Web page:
Filipino-American poet and writer Patrick Rosal’s fourth book “Brooklyn Antediluvian” has won the Lenore Marshall Poetry Prize, one of the 2017 American Poets Prizes which is among the most valuable poetry prizes in the United States.
The Academy of American Poets, the largest member-supported nonprofit organization fostering an appreciation for contemporary poetry and supporting American poets has been giving the award, which comes with a $25,000 prize. The Academy recognized and honored Brooklyn Antediluvian as the most outstanding book of poetry published in the United States in the previous year. Past recipients include Charles Wright, Patricia Smith, and Kevin Young. The judges were Rigoberto González, Vijay Seshadri, and Susan Wheeler.
“This prize is a nice boost for me. I’m hoping to buy a house soon, so this is a huge help,” Rosal told the Asian Journal. “The prize also means visibility and recognition. Truth is, there were many people, maybe hundreds or thousands, who read my books and found something that delighted them or that resonated with their own story. Most of those readers have been people of color. Many of them are young people. The vast majority of them had no power to award prizes. I wrote for them and I continue to write for them.”
Rosal admitted that he has paused a number of times since he got the news a few weeks ago to think that he is the first Asian American and first Filipino to win this particular literary prize.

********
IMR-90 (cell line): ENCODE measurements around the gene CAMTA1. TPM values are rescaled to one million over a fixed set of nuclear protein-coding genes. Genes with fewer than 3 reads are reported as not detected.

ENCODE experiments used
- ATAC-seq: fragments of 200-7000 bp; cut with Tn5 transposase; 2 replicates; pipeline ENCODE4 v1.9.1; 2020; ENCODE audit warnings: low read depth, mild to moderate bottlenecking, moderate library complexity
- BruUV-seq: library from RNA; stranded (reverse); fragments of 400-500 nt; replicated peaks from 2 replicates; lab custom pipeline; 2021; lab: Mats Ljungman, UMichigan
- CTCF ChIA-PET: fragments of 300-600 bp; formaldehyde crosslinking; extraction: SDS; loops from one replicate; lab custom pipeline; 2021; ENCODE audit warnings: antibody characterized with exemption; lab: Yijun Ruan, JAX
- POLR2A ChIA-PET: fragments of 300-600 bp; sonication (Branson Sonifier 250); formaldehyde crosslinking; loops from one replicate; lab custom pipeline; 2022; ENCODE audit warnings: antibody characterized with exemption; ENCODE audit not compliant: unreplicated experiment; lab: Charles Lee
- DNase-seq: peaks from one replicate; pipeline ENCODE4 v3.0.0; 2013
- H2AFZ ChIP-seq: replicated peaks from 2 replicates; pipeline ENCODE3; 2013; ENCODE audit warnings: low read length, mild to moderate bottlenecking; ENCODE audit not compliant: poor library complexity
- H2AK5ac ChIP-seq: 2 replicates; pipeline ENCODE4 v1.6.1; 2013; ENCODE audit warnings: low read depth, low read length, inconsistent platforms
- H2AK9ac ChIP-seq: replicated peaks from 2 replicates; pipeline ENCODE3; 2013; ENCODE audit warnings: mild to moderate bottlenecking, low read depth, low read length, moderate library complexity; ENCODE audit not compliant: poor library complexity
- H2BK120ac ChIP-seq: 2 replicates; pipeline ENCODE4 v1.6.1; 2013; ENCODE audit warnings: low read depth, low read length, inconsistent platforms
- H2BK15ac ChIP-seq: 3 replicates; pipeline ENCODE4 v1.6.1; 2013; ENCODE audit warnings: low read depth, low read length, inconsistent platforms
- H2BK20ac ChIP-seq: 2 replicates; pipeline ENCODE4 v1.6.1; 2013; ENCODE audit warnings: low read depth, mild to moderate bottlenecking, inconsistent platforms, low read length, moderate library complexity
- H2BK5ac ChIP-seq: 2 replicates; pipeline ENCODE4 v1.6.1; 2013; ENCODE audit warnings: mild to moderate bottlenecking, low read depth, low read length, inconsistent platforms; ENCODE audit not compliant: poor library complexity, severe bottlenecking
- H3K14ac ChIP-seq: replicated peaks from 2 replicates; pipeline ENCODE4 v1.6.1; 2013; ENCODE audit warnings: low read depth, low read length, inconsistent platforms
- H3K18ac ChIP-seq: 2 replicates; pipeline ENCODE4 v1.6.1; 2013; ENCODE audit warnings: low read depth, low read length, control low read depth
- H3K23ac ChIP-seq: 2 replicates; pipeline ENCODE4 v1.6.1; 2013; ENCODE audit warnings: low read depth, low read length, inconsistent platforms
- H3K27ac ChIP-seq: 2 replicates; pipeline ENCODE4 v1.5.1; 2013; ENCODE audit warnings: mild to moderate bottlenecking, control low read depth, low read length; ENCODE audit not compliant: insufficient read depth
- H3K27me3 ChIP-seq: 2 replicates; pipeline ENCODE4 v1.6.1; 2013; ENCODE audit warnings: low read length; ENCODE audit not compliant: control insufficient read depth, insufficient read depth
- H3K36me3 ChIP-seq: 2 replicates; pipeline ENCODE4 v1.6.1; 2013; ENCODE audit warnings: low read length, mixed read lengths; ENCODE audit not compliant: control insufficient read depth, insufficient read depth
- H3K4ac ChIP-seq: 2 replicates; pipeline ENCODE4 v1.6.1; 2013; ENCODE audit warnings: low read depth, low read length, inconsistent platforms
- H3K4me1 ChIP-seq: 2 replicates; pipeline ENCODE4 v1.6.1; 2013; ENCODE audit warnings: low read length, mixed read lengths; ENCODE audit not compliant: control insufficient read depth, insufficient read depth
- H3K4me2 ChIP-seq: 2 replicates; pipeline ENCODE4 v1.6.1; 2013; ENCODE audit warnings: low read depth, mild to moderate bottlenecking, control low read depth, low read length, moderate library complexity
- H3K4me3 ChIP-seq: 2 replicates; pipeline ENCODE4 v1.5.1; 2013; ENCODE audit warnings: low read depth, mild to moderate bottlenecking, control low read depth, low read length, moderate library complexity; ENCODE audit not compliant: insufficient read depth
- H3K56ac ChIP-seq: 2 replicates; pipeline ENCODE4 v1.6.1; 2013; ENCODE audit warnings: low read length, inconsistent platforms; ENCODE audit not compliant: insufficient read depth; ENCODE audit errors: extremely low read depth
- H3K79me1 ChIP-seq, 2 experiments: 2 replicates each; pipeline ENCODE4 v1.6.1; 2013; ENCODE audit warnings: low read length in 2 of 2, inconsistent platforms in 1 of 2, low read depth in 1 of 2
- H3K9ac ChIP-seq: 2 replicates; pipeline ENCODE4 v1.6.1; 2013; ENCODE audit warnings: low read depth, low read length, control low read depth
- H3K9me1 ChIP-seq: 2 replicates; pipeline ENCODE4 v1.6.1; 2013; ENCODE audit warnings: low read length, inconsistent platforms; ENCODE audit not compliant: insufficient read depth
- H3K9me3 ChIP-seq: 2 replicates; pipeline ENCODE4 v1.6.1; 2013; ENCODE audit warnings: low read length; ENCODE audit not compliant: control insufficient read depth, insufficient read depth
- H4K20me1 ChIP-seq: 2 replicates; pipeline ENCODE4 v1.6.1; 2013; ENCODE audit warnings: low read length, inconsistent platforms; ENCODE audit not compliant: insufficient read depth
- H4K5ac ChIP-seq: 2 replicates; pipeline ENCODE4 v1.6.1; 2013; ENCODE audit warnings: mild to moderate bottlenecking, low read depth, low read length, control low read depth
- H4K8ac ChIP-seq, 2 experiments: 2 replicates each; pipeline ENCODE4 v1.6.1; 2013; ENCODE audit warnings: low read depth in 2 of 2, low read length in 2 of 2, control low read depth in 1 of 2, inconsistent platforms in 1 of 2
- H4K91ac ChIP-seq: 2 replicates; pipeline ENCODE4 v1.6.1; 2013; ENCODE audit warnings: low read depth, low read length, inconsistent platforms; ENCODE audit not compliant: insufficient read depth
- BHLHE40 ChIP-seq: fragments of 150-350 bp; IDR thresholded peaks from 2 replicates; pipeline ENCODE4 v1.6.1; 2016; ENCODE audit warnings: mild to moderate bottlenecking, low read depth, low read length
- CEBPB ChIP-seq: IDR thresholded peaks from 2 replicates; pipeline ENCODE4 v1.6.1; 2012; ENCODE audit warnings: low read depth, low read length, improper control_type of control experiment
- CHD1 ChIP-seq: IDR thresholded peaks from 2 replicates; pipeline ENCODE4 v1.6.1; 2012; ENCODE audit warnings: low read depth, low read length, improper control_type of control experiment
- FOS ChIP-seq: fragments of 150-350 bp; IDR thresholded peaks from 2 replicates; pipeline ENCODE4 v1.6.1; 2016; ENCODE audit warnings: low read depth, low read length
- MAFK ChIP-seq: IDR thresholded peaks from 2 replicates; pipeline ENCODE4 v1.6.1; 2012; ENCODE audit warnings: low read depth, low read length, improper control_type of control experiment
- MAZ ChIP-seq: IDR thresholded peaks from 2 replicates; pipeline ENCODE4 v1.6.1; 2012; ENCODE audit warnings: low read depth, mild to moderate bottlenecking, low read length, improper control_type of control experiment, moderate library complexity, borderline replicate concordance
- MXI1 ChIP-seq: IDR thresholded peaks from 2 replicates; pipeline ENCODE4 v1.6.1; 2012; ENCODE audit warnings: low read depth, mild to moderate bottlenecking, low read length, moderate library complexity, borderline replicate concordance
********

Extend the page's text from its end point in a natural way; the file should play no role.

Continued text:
“There are so many incredible writers of Filipino descent who are filling crucial gaps in our historical and cultural knowledge of America. One of the bad habits of the literary world is that a person of color who gains some visibility becomes representative and so publishers, editors, and many audiences assume they only have to read this one book and they know a whole culture,” he shared.
“I hope that this award points to the wealth of Filipino writing happening in the United States, in the Philippines, and throughout the Filipino diaspora,” Rosal added.
Rosal’s Brooklyn Antediluvian (Persea Books, 2016) was a finalist for the Kingsley Tufts Award for Poetry. About this winning book, judge Rigoberto González said: “Brooklyn Antediluvian sings as both lament and celebration: it connects histories, landscapes, and stories of times past to the joyous rhythms of the present. Nothing left behind is forgotten or lost, but so too will the sorrow and surprise of separation be woven into the narrative of a continuing hard-won journey. Rosal’s poems are energetic, curious, and attuned to the momentums of the never-ending search for community and home.”
His earlier books: Boneshepherds (Persea Books, 2011), My American Kundiman (Persea Books, 2006), and Uprock Headspin Scramble and Dive (Persea Books, 2003) were all full-length poetry collections. Boneshepherds was named a small press highlight by the National Book Critics
Circle and a notable book by the Academy of American Poets. My American Kundiman won the Association of Asian American Studies Book Award, and Uprock Headspin Scramble and Dive, received the Asian American Writers Workshop Members’ Choice Award.
“I’m deeply grateful to my friends and family who have supported me and listened to me. My writing corresponds to many worlds because so many people have offered their friendship,” Rosal said. “Out of that intimacy, my stories, my poems, my language itself has grown. None of my achievements means much without acknowledging everyone who has touched me in this way.”
Earlier this year, Rosal won a John Simon Guggenheim fellowship.